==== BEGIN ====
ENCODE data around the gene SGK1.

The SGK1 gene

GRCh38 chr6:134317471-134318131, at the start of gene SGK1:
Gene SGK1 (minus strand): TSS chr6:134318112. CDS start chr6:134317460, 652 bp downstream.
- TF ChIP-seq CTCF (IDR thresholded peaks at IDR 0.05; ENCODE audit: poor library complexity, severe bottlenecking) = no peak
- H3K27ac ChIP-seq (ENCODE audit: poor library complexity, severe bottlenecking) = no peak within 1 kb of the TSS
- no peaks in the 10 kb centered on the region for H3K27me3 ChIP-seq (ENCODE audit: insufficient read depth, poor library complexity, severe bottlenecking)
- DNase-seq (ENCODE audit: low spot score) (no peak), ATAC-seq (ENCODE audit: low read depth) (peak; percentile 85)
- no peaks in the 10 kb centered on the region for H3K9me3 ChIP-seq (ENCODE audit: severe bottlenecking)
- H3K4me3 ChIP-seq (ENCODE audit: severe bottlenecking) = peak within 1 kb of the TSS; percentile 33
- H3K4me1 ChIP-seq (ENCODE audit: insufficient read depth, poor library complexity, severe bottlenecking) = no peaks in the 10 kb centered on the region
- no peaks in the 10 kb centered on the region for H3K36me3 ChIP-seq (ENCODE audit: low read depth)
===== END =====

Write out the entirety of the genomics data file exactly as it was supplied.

ENCODE data around the gene SGK1.

The SGK1 gene

GRCh38 chr6:134317471-134318131, at the start of gene SGK1:
Gene SGK1 (minus strand): TSS chr6:134318112. CDS start chr6:134317460, 652 bp downstream.
- TF ChIP-seq CTCF (IDR thresholded peaks at IDR 0.05; ENCODE audit: poor library complexity, severe bottlenecking) = no peak
- H3K27ac ChIP-seq (ENCODE audit: poor library complexity, severe bottlenecking) = no peak within 1 kb of the TSS
- no peaks in the 10 kb centered on the region for H3K27me3 ChIP-seq (ENCODE audit: insufficient read depth, poor library complexity, severe bottlenecking)
- DNase-seq (ENCODE audit: low spot score) (no peak), ATAC-seq (ENCODE audit: low read depth) (peak; percentile 85)
- no peaks in the 10 kb centered on the region for H3K9me3 ChIP-seq (ENCODE audit: severe bottlenecking)
- H3K4me3 ChIP-seq (ENCODE audit: severe bottlenecking) = peak within 1 kb of the TSS; percentile 33
- H3K4me1 ChIP-seq (ENCODE audit: insufficient read depth, poor library complexity, severe bottlenecking) = no peaks in the 10 kb centered on the region
- no peaks in the 10 kb centered on the region for H3K36me3 ChIP-seq (ENCODE audit: low read depth)